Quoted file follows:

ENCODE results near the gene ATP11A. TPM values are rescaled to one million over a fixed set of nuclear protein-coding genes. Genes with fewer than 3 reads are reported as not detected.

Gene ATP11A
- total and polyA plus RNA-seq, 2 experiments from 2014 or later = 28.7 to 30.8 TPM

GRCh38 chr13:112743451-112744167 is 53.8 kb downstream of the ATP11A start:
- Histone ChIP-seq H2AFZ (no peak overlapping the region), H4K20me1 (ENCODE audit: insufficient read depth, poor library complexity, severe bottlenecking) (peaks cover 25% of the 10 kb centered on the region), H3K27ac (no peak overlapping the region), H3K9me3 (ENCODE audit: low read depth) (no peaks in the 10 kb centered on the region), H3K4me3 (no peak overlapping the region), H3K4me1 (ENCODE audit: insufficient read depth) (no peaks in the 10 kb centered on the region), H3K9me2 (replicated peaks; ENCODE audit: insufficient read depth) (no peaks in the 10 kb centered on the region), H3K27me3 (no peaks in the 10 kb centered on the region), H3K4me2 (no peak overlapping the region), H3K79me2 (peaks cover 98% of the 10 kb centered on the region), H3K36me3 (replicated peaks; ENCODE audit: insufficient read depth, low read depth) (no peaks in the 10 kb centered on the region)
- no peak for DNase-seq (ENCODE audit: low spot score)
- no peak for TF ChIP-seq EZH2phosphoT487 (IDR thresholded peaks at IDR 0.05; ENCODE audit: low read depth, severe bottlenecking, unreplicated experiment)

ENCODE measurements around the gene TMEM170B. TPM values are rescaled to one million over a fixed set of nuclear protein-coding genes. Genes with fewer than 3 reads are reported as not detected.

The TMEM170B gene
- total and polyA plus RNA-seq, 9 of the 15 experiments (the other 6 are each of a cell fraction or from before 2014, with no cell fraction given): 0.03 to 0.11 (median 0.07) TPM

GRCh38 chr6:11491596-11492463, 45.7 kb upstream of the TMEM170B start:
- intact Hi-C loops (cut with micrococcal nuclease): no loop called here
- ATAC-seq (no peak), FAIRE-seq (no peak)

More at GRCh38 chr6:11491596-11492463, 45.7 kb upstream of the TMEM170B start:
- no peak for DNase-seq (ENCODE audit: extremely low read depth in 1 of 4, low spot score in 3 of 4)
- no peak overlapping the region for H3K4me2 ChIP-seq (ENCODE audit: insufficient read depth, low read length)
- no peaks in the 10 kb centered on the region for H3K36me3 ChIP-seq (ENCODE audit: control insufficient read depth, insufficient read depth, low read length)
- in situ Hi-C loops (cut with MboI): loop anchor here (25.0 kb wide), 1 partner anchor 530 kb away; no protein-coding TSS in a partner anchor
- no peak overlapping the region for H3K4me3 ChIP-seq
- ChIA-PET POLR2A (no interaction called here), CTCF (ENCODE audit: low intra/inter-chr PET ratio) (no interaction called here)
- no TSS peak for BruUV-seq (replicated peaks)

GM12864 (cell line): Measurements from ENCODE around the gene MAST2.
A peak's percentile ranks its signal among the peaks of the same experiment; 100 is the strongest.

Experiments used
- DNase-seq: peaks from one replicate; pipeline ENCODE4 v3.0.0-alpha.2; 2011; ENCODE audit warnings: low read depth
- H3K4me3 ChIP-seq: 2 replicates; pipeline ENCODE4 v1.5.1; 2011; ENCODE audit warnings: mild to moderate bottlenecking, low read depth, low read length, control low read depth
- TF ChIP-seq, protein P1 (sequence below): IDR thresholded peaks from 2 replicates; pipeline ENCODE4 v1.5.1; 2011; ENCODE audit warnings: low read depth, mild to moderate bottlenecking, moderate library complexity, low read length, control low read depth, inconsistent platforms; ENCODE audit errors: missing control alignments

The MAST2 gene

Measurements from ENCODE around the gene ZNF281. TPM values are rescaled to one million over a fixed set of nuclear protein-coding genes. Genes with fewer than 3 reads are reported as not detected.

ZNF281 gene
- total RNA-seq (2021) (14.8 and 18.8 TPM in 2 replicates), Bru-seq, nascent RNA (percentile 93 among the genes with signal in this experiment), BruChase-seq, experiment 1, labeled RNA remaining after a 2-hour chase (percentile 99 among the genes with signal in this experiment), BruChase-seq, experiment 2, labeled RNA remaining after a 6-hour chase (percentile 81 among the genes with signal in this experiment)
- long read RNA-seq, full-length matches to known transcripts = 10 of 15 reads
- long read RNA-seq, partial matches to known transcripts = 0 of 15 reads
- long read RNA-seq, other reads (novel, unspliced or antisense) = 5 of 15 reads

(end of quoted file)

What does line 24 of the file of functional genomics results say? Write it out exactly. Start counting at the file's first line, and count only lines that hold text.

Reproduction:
Experiments used